There are three important limitations you need to know in case you’re going to set up or already have a logical replication system on RDS. They are related to re-creation, reboot and change of the subscription or publisher instances and might lead to awful consequences if you are not aware of them.
There is a tricky thing behind
max_replication_slots and you might face serious problems after re-creation of the instance:
2019-07-05 13:16:18 UTC::@::PANIC: could not find free replication state, increase max_replication_slots
New subscription instance just won’t start. Here is what I found on postgresql forums:
The identifiers aren’t currently dropped during node part, which should be changed. It hasn’t come up to date because frequent node addition and removal is something to be avoided, and because most deployments configure room for more slots than needed to avoid future restarts.
For example: you’ve created and correctly configured publisher and subscription instances. Now, you need to re-create those instances for some reason (enable encryption or something else). But when you stop instances, they don’t free replication slots they use. And that causes a big issue because newly-created RDS instance uses default configuration in which
max_replication_slots == 10. You can change its config only after it started but it can’t do so. Turns out that the new instance get stuck in a loop and at this point you have only two options: configure subscription instance from scratch or ask AWS support for help.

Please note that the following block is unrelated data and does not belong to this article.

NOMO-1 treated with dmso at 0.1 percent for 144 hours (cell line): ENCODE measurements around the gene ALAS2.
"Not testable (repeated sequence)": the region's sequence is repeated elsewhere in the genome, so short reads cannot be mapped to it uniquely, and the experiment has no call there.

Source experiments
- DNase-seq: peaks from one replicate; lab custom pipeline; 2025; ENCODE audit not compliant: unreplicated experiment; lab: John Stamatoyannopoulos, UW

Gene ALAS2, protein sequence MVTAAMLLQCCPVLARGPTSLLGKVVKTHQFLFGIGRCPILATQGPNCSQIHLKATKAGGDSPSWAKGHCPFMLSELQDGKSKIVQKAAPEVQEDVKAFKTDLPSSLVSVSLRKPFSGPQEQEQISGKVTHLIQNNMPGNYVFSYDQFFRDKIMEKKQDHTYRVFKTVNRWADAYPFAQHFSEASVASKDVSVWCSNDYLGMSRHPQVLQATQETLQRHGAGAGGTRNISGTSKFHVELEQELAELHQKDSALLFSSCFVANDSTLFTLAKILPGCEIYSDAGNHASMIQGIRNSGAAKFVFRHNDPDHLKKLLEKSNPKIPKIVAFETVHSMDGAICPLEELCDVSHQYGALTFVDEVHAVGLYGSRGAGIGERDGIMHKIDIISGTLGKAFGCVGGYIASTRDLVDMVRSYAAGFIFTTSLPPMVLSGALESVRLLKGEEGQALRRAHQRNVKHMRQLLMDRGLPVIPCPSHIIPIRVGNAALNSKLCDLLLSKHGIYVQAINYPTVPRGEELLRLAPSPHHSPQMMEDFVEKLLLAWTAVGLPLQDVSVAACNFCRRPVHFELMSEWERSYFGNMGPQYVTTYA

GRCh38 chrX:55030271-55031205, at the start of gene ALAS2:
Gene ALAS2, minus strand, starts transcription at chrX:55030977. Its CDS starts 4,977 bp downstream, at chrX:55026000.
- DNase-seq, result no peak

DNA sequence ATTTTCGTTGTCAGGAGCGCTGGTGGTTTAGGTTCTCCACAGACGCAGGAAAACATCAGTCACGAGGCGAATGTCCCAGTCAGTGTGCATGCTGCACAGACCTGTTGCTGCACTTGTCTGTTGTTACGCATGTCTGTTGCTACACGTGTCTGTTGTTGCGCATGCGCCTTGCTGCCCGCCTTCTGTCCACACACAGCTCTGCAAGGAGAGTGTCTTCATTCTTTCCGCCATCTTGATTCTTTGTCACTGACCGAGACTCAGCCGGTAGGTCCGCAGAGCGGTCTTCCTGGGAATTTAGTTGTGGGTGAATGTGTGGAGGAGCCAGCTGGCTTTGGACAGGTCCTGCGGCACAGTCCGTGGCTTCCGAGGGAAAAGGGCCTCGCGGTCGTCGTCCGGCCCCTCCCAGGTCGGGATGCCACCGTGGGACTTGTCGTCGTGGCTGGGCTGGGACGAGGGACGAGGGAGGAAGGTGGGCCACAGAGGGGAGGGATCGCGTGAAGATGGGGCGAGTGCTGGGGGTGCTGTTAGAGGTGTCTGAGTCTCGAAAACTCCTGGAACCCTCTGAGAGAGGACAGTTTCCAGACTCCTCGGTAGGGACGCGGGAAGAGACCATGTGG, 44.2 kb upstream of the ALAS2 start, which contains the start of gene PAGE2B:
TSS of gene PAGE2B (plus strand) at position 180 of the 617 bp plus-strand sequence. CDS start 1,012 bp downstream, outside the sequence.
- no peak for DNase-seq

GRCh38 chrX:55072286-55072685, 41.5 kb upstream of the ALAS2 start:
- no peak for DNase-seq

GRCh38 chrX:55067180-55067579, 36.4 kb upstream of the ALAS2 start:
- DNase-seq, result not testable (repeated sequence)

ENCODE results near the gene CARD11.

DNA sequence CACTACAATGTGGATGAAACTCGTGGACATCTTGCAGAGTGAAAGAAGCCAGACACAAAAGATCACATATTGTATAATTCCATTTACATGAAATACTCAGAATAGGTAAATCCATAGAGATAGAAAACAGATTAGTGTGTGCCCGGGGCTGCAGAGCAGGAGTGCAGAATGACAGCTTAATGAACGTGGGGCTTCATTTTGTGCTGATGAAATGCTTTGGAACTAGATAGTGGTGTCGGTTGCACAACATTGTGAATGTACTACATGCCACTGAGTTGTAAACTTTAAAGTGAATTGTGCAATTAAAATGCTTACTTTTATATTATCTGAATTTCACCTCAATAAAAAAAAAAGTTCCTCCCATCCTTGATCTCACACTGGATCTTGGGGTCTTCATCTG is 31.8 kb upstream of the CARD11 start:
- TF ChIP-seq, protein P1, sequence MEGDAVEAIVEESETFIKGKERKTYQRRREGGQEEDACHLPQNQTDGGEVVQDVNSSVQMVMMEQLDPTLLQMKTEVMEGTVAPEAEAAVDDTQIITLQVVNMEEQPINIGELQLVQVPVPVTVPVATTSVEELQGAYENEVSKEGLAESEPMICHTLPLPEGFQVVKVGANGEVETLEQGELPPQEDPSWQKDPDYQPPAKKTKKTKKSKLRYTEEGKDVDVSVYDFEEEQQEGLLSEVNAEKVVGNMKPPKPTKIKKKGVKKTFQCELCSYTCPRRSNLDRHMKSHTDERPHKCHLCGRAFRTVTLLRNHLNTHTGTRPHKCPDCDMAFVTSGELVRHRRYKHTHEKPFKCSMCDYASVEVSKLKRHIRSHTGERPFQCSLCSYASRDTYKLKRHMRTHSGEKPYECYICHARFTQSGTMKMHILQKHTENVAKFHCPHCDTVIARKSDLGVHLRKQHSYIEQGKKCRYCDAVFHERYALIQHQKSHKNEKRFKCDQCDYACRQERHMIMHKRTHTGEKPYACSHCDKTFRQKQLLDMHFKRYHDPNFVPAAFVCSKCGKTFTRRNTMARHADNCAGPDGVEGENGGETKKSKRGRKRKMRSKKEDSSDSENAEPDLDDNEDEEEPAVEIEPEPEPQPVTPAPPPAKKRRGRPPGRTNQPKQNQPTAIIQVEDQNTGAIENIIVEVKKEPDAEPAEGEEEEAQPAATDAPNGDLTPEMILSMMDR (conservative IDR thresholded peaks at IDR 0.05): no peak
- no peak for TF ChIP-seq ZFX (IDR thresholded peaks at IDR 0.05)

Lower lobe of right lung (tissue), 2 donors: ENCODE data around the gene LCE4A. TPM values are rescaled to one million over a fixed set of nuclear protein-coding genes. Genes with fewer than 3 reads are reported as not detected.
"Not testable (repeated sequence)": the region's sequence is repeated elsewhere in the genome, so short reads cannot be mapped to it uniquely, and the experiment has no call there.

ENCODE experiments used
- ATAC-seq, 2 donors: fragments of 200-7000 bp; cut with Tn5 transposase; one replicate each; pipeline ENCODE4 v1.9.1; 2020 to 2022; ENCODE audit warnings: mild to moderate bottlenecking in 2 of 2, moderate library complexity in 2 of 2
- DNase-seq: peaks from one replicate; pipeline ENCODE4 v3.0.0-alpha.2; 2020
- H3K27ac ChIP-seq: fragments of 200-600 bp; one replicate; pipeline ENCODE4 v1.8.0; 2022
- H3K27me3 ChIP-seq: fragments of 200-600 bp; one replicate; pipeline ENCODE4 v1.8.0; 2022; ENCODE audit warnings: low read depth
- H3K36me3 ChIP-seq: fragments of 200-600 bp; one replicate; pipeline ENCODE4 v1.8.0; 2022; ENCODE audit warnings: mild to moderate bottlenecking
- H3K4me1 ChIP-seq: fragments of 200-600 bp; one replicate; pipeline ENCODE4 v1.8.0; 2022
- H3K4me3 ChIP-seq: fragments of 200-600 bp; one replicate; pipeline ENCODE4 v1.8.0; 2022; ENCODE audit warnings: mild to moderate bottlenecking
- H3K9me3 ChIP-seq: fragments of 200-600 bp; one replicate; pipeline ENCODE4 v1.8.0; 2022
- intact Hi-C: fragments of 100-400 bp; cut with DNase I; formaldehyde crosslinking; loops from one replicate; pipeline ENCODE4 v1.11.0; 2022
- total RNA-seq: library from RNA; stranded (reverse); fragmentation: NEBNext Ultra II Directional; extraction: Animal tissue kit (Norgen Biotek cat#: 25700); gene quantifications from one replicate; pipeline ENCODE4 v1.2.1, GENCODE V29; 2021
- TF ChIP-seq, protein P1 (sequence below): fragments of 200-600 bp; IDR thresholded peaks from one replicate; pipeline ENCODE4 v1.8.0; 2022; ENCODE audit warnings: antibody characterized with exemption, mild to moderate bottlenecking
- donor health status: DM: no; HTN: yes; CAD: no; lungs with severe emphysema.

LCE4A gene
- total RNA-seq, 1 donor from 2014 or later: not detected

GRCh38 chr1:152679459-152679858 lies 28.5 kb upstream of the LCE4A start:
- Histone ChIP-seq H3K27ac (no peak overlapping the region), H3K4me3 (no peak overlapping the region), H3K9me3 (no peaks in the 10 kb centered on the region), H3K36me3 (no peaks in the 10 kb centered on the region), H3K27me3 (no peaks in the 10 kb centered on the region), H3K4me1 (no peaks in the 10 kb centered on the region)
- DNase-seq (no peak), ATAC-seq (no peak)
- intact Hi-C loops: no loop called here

Also, you can’t just easily restart the subscription instance because of this:
If you reboot subscriber or change instances type/class of the subscriber instance public IP of the subscriber RDS changes and the logical replication no longer works, we have to set it up again.
That means you should drop every single subscription and create it again. It will be populated from scratch then (might take a lot of time and you might reach IOPS limit depending of the publisher table size). Here is what you’ll need to do:
For cases like that, it’s useful to have an automated recovery procedure that would configure the whole replication system for you.
If publisher table structure changes, replication stops:
2019-07-04 12:45:33 UTC::@::LOG: logical replication apply worker for subscription "users_locationbyip_sub" has started
2019-07-04 12:45:33 UTC::@::ERROR: logical replication target relation "public.users_locationbyip" is missing some replicated columns
2019-07-04 12:45:33 UTC::@::LOG: worker process: logical replication worker for subscription 16739 (PID 22255) exited with exit code 1
That causes consuming memory (1) by huge number of WAL files that are getting collected and waiting for replication to start.
You need to ALTER (2) subscription table to make it identical to publisher. After that, postgres will automatically sync all of the missed data.